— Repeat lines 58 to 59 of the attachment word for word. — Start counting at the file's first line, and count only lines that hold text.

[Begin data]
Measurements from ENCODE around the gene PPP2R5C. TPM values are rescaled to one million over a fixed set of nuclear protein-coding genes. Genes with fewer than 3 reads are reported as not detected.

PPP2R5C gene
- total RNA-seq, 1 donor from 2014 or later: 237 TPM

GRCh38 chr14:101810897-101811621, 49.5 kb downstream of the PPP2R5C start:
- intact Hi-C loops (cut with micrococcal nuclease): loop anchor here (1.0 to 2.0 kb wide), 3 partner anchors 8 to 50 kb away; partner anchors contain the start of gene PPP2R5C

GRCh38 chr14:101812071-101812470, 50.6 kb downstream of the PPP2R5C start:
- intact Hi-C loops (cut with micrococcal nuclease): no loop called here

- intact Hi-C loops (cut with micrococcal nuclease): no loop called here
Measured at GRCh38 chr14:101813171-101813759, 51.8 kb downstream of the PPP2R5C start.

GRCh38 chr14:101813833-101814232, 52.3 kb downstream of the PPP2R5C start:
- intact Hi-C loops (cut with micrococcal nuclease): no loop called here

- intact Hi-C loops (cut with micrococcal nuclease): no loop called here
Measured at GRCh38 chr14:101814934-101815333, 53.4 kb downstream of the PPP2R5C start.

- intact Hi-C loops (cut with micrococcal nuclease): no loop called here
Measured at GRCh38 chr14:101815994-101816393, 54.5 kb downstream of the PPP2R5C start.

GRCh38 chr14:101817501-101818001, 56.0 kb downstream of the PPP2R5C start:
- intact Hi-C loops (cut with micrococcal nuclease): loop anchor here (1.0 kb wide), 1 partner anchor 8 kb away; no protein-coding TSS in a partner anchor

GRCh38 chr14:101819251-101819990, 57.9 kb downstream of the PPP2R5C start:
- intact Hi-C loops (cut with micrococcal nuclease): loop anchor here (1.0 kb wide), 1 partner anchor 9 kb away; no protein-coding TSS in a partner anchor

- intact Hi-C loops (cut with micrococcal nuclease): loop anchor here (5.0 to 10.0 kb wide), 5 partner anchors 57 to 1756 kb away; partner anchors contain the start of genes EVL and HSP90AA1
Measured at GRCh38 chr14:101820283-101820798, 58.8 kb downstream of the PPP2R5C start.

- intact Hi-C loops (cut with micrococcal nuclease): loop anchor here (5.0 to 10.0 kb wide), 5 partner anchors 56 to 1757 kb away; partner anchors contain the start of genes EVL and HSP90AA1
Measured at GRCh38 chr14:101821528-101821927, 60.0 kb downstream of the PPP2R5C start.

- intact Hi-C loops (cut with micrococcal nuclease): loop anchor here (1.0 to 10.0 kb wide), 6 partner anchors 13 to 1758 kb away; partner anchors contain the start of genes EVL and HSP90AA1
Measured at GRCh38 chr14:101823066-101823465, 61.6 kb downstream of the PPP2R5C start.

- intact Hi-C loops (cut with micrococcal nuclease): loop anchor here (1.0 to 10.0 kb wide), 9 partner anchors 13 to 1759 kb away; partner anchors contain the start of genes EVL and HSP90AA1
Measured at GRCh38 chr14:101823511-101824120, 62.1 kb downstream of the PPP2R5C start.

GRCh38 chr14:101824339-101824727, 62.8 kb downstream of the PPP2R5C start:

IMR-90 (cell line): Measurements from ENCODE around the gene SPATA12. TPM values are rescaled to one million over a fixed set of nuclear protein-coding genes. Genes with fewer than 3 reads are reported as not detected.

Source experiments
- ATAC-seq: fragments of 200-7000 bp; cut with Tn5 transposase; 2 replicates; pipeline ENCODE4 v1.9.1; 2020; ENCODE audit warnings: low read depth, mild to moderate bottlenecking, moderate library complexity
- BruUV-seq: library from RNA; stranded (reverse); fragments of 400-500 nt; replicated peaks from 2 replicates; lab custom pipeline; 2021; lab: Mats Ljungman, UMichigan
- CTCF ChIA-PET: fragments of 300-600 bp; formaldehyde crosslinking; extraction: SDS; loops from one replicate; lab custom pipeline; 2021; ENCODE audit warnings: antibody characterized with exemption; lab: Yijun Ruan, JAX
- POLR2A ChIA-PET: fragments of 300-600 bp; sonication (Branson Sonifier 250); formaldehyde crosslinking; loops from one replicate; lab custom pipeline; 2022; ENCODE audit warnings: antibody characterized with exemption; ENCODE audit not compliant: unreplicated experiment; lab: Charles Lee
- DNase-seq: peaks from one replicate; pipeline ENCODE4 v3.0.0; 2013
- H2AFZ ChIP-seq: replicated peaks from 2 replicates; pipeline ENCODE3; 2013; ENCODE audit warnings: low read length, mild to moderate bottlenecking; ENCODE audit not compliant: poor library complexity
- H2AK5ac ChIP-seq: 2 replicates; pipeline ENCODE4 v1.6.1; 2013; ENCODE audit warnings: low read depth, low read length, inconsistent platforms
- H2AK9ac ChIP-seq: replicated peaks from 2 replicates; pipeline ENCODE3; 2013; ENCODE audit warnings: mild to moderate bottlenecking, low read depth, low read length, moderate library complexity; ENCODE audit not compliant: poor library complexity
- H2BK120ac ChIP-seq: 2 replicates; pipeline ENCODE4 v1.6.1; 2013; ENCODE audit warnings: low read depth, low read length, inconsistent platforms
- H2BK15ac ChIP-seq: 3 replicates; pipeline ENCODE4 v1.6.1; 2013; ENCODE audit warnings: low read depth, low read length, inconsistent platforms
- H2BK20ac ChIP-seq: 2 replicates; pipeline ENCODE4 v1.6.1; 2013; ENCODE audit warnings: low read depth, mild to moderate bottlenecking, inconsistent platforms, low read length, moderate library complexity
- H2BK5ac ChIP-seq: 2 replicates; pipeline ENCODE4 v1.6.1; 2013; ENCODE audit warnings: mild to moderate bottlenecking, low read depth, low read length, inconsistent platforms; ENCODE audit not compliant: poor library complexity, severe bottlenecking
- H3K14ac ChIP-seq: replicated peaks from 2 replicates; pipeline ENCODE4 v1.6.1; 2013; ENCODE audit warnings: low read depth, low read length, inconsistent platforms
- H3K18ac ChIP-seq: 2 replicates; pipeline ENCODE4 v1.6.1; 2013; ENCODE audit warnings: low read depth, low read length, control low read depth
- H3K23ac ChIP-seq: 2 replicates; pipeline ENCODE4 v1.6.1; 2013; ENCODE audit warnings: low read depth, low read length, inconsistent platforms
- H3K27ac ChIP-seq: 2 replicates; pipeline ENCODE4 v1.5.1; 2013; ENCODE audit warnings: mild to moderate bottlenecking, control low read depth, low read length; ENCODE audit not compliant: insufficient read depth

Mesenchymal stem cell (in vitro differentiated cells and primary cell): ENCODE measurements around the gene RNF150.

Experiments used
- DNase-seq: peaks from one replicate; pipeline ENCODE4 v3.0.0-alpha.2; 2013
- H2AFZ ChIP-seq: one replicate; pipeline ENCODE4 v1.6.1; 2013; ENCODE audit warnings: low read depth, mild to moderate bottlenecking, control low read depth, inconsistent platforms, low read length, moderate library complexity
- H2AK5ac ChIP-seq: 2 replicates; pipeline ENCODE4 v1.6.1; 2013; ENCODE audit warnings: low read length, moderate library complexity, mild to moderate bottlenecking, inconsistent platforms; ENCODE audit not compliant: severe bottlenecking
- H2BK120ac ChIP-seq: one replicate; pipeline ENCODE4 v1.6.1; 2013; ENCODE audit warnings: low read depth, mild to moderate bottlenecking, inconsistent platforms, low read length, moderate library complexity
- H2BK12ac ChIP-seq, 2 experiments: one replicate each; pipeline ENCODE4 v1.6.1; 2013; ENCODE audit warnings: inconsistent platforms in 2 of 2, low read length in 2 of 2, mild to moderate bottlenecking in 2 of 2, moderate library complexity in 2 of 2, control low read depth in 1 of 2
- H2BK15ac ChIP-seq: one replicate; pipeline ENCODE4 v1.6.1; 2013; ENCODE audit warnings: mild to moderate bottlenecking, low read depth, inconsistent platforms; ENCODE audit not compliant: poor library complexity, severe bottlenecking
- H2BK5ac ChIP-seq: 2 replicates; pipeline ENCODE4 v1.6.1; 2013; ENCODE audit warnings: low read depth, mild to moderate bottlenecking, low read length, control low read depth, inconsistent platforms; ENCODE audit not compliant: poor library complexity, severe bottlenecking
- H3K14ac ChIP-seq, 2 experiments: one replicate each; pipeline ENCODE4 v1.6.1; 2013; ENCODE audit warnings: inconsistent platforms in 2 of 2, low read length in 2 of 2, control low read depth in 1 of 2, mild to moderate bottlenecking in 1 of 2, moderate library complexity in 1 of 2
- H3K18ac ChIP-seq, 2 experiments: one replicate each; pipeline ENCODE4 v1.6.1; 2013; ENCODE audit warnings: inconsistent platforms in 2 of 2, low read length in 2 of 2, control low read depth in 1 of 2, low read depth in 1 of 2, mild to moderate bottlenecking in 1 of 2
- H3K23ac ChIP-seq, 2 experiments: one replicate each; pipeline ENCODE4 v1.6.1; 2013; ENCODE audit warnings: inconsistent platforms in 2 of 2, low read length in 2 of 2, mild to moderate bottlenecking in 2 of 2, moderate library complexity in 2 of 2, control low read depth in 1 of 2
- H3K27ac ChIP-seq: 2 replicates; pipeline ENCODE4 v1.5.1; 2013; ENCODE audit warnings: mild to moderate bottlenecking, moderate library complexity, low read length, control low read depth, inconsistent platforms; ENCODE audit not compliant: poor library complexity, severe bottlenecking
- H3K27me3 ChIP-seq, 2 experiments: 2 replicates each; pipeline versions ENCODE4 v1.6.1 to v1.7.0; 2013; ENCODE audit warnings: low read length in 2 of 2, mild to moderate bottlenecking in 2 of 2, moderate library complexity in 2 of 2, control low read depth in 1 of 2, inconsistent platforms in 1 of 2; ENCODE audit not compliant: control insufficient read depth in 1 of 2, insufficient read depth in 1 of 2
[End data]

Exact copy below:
- H3K23ac ChIP-seq, 2 experiments: one replicate each; pipeline ENCODE4 v1.6.1; 2013; ENCODE audit warnings: inconsistent platforms in 2 of 2, low read length in 2 of 2, mild to moderate bottlenecking in 2 of 2, moderate library complexity in 2 of 2, control low read depth in 1 of 2
- H3K27ac ChIP-seq: 2 replicates; pipeline ENCODE4 v1.5.1; 2013; ENCODE audit warnings: mild to moderate bottlenecking, moderate library complexity, low read length, control low read depth, inconsistent platforms; ENCODE audit not compliant: poor library complexity, severe bottlenecking